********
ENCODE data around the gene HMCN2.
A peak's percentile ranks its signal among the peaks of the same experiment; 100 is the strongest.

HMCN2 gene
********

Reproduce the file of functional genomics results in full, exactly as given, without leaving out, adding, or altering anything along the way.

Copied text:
ENCODE data around the gene HMCN2.
A peak's percentile ranks its signal among the peaks of the same experiment; 100 is the strongest.

HMCN2 gene